Lahar in a Jar!
- Earth Science, Environment, Geography, Geology, Hydrology, Landscapes, Volcanoes
- 50 minutes
- Group Size:
- Up to 36
- beaker, debris flow, flank collapse, glacier outburst flood, graduated cylinder, hydrothermal alteration, lahar, landslide, lava flow, pyroclastic flow, Mount Rainier National Park, mount rainier, Cascade Volcano Observatory
OverviewExplore how small amounts of water can mobilize loose rock to form lahars by making a small lahar within the safety of a beaker or jar and analyzing it using scientific methods. This lesson plan is part of the "Living with a Volcano in Your Backyard" curriculum, created through a partnership between Mount Rainier National Park and the US Geological Survey Cascades Volcano Observatory.
- Recognize lahars as the principal volcano hazard at Mount Rainier.
- Become familiar with some of the more significant lahars that originated on Mount Rainier.
- Recognize the role of lava flows, pyroclastic flows, landslides, and glaciers that initiate debris flows and lahars.
- Recognize that an abundance of surface water and loose, weakened rock makes Mount Rainier highly susceptible to lahars and debris flows.
- Observe how only a small amount of water is required to initiate a debris flow or lahar.
- Become familiar with the nature of lahars and debris flows, and the proper usage of the terms.
Lahars are fast flowing torrents of rock, mud, and water
Lahars, also known as volcanic mudflows or debris flows, are worthy of attention because they are the principal volcanic hazard in the valleys that head on Mount Rainier. The word lahar is an Indonesian term that refers to any rapidly flowing and gravity-driven mixture of rock, mud, and water that rushes down the slopes of a volcano. Lahars have been known to travel distances of more than one hundred kilometers (60 miles) at speeds of 60 kilometers per hour (40 miles per hour).
While many scientists treat the terms lahar and debris flows synonymously, scientists and officials working at Mount Rainier seek to reduce confusion locally by modifying work usage. They reserve the word lahar for large flows of eruption or landslide origin with potential to travel to densely populated valleys, and use debris flow for much smaller events caused by glacier floods and precipitation, which stay generally within park boundaries.
Once witnessed, lahars and debris flows are seldom forgotten
The ground shakes and rumbles in a way similar to that of an approaching train. Dust plumes rise into the air above the flow front and small pebbles splash skyward. The flow, tan or gray in color, looks and behaves like a river of flowing concrete. Boulders crush and grind vegetation, which releases a strong stench of organic oils that hangs in the air long after the event is over. Where valley walls widen, lahars spread, drain, and cease motion. Boulders and trees that had been buoyed and pushed to flow margins come to rest as blocky ridges along the flow's margin.
The speed of a lahar and debris flow depends upon its volume and the slope gradient. Some of the faster flows have been clocked at speeds of 30 to 60 kilometers per hour (20 to 40 miles per hour). Lahars may last for hours or days; debris flows generally last for half an hour to several hours. Both leave behind an inhospitable surface of tightly-packed mud, boulders, and vegetative debris.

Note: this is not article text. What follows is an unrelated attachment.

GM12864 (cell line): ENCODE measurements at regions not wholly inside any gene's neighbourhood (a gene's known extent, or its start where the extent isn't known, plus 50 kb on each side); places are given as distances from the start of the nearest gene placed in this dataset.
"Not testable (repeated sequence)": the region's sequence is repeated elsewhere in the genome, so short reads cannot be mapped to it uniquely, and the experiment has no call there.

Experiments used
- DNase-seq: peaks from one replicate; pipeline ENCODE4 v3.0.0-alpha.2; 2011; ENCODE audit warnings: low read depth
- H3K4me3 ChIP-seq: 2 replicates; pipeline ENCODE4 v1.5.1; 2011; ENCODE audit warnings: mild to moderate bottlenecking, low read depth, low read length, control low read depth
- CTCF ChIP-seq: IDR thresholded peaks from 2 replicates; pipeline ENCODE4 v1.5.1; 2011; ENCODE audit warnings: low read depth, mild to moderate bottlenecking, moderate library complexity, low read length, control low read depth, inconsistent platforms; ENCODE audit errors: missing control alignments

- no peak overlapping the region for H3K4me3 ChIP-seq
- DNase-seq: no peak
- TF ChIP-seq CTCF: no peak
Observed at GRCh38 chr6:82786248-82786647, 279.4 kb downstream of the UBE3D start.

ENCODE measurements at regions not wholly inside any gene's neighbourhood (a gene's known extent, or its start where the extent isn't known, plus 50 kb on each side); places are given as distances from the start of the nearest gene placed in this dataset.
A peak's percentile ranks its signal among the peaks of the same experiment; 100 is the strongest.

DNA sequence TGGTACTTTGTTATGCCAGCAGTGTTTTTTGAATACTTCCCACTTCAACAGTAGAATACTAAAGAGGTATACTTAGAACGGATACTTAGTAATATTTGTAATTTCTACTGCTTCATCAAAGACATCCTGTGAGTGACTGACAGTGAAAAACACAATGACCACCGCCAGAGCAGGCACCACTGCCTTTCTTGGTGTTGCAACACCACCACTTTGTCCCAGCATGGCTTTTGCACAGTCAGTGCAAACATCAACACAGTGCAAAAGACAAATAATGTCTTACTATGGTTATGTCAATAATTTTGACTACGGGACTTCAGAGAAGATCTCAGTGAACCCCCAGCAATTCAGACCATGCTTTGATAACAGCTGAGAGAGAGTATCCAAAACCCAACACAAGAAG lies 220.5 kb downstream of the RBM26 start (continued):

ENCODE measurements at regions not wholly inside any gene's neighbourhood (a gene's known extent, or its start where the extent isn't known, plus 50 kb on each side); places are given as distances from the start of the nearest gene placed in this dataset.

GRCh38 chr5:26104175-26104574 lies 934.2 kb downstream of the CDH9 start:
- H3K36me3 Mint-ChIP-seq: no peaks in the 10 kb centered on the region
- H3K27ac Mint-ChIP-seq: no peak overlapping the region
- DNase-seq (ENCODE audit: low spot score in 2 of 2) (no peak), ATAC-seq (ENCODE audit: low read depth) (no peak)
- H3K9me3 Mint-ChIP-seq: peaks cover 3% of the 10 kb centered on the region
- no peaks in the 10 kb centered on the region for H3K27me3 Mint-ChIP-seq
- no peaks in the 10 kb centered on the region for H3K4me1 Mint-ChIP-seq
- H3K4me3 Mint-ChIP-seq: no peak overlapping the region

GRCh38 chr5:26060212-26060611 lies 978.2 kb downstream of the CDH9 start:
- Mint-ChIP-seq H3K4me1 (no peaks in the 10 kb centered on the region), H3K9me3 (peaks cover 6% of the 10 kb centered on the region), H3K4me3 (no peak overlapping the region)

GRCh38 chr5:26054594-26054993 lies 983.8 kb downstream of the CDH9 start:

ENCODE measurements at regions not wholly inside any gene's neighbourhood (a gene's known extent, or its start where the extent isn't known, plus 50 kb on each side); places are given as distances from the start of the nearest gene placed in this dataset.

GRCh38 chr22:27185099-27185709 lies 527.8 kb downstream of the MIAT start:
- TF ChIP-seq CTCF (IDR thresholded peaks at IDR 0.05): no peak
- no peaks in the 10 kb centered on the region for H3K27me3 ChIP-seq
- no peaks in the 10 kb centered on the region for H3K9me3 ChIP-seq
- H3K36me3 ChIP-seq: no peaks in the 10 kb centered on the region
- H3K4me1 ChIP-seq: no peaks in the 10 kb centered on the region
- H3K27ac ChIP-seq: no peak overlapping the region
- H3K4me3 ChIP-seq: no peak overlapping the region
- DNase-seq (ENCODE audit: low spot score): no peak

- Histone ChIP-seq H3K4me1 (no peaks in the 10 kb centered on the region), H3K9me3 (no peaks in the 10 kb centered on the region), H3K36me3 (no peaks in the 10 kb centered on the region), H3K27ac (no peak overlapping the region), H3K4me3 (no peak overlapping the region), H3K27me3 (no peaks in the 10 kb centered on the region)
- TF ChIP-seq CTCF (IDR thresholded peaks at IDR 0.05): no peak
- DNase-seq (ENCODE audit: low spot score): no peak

Abundant water and rock debris make Cascade volcanoes highly susceptible to lahars and debris flows
Eruptions have built vast volcanic slopes at high elevation that are scattered with lava fragments and that retain snow and glacier ice. Mount Rainier's slopes are covered by approximately 4.4 cubic kilometers (one cubic mile) of snow and ice, an amount equivalent to that on all the other Cascade volcanoes combined!
Most lahars form during volcanic eruptions, but landslides can also produce lahars
Almost all lahars happen during volcanic eruptions when hot pyroclastic flows and lava flows interact with snow and ice. This scenario repeated at Mount Rainier many times has resulted in thick sequences of lahar layers beneath the floors of some valleys.
Not to be discounted are large landslides, known as flank collapses, that can also produce lahars. The largest landslide-induced lahars have occurred during eruptive periods and involved rock that had been weakened by long-term exposure to hot acidic groundwater, a process called hydrothermal alteration.What triggers a flank collapse? Accepted mechanisms include instability at the onset of or during volcanic eruptions, large earthquakes, and intense ground deformation by rising magma and perhaps long-term exposure to gravity. While the chance of a flank collapse is greatest during eruptive periods, the possibility exists of failure during non-eruptive times.
Rocks at the head of the Puyallup River valley are more prone to landslides than rocks elsewhere on Mount Rainier, because they contain hundreds of millions of cubic meters (cubic yards) of hydrothermally altered and weakened rocks. At least seven landslide initiated lahars have covered valley floors in the southern Puget Sound area over the past six thousand years.
Small events caused by rainfall and glacier floods
Conditions that favor debris flow formation are glacier outburst floods in mid-summer and intense rainfall in late fall. These events are small when compared to lahars produced during eruptions, having a thickness of only tens of meters (feet) and traveling only a few kilometers (miles) from their source. Lahars can reach a thickness of 100 meters (300 feet) or more and travel far from the source. Debris flows happen once or twice a year at some Cascade volcanoes, whereas lahars happen much less frequently.
What to do if in danger from a debris flow or lahar